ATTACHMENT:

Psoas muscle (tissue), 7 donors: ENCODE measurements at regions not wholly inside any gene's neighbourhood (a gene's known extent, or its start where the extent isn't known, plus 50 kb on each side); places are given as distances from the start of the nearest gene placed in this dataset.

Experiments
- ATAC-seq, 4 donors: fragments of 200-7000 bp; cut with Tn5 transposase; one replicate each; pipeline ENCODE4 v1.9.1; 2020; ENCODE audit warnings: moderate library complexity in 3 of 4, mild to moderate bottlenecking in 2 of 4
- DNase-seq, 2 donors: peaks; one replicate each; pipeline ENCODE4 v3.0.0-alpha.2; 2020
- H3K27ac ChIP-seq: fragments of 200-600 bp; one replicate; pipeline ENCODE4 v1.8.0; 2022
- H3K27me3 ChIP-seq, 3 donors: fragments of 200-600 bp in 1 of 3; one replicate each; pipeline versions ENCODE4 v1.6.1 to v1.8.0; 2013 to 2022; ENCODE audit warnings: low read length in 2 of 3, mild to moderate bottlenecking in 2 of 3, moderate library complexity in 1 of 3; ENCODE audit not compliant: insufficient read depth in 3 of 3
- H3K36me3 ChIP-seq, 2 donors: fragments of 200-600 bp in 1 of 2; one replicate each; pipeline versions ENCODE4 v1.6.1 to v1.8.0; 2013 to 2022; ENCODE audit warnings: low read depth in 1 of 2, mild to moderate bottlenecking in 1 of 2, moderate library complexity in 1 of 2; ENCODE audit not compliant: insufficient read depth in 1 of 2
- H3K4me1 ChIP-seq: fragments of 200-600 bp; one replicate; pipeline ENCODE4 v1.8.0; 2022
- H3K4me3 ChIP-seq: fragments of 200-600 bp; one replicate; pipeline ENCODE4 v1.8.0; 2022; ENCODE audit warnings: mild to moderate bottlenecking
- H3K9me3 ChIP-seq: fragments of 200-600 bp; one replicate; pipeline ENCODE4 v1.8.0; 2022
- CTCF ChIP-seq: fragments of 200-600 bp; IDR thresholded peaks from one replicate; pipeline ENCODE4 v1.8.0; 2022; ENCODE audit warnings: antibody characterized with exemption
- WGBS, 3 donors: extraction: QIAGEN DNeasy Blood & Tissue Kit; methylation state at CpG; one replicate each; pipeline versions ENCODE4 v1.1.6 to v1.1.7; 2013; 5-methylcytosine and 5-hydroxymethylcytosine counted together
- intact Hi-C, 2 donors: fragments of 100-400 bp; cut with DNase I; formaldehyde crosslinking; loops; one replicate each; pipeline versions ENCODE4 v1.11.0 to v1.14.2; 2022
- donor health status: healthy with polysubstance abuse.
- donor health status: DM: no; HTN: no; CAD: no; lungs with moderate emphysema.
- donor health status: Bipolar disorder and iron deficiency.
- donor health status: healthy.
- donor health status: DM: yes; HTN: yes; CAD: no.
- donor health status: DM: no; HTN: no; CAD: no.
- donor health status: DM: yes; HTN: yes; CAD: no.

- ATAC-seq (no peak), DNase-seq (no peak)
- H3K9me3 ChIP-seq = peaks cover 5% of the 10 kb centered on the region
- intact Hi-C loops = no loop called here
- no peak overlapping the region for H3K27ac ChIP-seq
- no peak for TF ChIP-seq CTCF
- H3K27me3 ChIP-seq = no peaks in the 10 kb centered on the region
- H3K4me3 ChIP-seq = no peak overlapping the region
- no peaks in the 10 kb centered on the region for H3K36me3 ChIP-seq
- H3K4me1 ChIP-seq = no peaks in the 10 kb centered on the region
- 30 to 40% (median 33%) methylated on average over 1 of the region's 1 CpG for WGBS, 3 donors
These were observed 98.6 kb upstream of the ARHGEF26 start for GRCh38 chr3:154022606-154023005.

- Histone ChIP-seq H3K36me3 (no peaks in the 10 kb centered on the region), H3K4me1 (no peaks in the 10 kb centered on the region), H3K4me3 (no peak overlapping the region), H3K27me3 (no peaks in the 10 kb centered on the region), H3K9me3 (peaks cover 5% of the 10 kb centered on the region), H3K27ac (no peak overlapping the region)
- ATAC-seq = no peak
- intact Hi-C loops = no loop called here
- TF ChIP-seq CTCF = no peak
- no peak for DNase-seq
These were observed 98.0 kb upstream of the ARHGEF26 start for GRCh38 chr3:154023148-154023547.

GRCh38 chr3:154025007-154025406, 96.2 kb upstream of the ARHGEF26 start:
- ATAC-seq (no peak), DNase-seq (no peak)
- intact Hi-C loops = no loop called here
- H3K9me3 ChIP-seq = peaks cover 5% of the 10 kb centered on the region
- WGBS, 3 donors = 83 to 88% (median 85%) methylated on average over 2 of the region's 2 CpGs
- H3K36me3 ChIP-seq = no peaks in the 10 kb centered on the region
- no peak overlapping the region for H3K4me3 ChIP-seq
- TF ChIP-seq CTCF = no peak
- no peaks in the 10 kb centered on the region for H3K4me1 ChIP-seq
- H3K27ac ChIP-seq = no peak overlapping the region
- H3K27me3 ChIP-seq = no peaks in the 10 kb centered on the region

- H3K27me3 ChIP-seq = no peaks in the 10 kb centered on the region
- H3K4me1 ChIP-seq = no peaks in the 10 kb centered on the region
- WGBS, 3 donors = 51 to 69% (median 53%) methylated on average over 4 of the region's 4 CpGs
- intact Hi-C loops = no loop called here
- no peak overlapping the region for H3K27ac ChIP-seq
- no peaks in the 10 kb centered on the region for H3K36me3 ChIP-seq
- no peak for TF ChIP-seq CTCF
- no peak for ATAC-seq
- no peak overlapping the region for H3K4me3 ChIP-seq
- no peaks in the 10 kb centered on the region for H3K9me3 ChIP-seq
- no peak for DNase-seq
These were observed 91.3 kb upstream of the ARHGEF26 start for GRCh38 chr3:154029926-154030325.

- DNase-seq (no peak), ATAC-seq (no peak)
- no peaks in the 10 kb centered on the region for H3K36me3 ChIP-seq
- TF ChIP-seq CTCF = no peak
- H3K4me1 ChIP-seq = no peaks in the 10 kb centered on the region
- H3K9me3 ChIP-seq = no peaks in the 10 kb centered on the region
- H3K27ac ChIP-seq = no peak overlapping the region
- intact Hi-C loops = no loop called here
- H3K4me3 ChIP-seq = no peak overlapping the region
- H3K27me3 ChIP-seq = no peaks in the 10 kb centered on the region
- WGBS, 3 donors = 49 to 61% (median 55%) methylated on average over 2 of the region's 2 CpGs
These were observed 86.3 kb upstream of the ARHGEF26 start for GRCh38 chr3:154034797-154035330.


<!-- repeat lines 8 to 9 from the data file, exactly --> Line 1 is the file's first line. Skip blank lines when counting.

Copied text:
- H3K4me1 ChIP-seq: fragments of 200-600 bp; one replicate; pipeline ENCODE4 v1.8.0; 2022
- H3K4me3 ChIP-seq: fragments of 200-600 bp; one replicate; pipeline ENCODE4 v1.8.0; 2022; ENCODE audit warnings: mild to moderate bottlenecking